How long does it take to form a first impression of a person or organization? Research suggests it is an amazingly quick—and unforgiving—span of time.
A study commissioned by Listerine of 2,000 adults found a lasting first impression of an individual is established on average in just 27 seconds. Research by the New York University School of Business found that people make 11 judgement calls on you—ranging from your trustworthiness to level of success—in the first seven seconds. And various studies have concluded that customers take just 50 milliseconds after arriving on your homepage to decide if your website is worth further exploration.
What about first impressions formed when potential customers learn about your company through a news report about a developing issue? How about existing customers and key stakeholders who get introduced to your CEO via a press conference in the midst of a full-blown crisis?
When a crisis strikes your organization the clock is not just ticking, it might have already ticked. Opinions are shaped as much by what is believed and perceived as by what is actually happening. Asking for time to gather the facts or investigate the incident won’t slow the process. In a world where people form opinions based on sketchy media reports and misinformation spread by social media, your best defense in a crisis is quite decidedly a good offense.
Here are five steps you must take today, because time is never on your side when storm clouds form.
Make a first impression now. If you don’t think your organization needs to invest in proactive public relations you’re simply wrong. No successful IPO happens without preliminary meetings with analysts and doing the important advance work. Similarly, the time to get to know key media, build relationships with influencers and establish contacts with elected officials is when things are good. Your existing corporate social responsibility efforts can pay dividends when the news about your company turns negative.
Always be prepared. Customers expect instant access to information and for companies to respond rapidly when the news is bad. Consumers accept third-party speculation—even if it contains bad or misleading facts—when companies don’t supply information rapidly. During COVID the companies that suffered the deepest declines in customer and employee satisfaction were those perceived to have done nothing to respond to the pandemic. How quickly can your company distribute core information about your products, people or facilities? Having fact sheets, photography and evergreen information ready to go is vital to gaining early control and stunting the spread of rumors.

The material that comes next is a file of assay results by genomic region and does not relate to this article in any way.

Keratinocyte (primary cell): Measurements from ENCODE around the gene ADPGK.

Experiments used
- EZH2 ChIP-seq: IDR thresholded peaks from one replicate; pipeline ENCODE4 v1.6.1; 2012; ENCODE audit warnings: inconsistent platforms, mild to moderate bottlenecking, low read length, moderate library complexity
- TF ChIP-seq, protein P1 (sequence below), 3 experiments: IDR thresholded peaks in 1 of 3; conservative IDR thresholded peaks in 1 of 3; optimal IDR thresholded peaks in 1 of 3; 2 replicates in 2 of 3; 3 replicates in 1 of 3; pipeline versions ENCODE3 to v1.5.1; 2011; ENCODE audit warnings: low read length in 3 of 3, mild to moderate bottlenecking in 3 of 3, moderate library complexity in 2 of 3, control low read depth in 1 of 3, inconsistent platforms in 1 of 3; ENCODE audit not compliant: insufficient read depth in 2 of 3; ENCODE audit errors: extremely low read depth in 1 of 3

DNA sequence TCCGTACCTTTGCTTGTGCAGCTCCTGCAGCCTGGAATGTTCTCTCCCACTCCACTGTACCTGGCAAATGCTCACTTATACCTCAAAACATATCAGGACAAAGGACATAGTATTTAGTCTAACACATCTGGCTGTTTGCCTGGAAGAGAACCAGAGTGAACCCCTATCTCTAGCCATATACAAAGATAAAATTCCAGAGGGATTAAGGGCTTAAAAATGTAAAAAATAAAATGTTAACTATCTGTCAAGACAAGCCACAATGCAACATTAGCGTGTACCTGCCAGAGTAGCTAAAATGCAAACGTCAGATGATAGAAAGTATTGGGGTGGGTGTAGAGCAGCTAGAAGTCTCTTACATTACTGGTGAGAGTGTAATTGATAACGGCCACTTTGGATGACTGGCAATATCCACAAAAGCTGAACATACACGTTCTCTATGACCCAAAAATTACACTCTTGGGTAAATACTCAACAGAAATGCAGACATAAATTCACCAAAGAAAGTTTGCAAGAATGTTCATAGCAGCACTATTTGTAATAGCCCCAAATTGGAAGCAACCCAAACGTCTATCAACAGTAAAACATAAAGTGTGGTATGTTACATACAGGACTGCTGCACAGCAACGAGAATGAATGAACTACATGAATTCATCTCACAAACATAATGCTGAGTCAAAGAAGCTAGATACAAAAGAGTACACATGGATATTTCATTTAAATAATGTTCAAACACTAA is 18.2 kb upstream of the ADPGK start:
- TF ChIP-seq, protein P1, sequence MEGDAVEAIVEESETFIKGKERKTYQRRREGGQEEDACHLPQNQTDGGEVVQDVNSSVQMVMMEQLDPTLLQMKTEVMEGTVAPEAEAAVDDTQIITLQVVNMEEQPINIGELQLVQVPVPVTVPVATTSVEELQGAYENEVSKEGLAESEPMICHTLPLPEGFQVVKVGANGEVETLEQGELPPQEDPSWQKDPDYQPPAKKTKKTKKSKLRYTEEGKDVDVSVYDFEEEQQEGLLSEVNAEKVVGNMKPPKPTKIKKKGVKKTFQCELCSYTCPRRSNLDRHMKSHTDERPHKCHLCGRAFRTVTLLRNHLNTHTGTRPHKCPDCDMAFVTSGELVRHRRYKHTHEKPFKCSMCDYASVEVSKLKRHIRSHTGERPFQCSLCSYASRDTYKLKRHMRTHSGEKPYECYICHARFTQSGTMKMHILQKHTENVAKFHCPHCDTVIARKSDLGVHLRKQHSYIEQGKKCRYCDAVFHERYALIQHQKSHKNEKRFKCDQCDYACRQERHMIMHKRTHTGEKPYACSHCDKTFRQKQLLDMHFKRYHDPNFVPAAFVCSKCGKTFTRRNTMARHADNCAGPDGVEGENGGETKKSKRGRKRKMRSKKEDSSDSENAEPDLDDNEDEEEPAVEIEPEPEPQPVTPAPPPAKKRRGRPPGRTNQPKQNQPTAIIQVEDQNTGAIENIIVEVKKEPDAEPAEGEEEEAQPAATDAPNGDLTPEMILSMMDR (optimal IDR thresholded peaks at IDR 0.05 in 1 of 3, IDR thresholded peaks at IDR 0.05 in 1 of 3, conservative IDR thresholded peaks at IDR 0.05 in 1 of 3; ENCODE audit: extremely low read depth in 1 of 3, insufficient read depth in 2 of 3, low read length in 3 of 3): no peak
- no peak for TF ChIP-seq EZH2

Streamline decision-making. Ask yourself how long it takes and how many people have to weigh in before the average decision is finalized inside your organization? Recognize that in a crisis you will have an expanded team at the table voicing opinions and that human nature can lead to conflict avoidance and inaction. Corporate counsel, human resources and finance often tell you what you cannot say or do during challenging situations when the world is demanding to know what you are doing. Getting the team organized and conducting simulations can foster collaboration and reduce lost time when an issue develops.
Establish warning and monitoring systems. A crisis-response team needs to know what is happening and what is being said. Getting the facts and filtering out misinformation can help you shape your response, avoid missteps and manage more effectively. Investing in the right people, monitoring the correct social platforms and having efficient tools to reach key audiences instantaneously cuts down on wasted time and eliminates gaps in responses that can fuel speculation and anxiety.
Understand what truly matters. In a crisis, health and safety are paramount, followed closely by protecting property, jobs, the community and environment. Having a solid understanding of the key performance indicators of your organization and knowing the objectives and key results metrics for your executives can help you understand motivations and concerns as events unfold. Helping everyone to focus on the top priorities in a crisis is a level-setting technique to reduce potential lasting damage.
There are reasons that some brands emerge stronger from a crisis. Managing first impressions during a crisis starts long before the first hint of an issue. Leadership prepared for the challenge, building trust through communications and actions, is essential.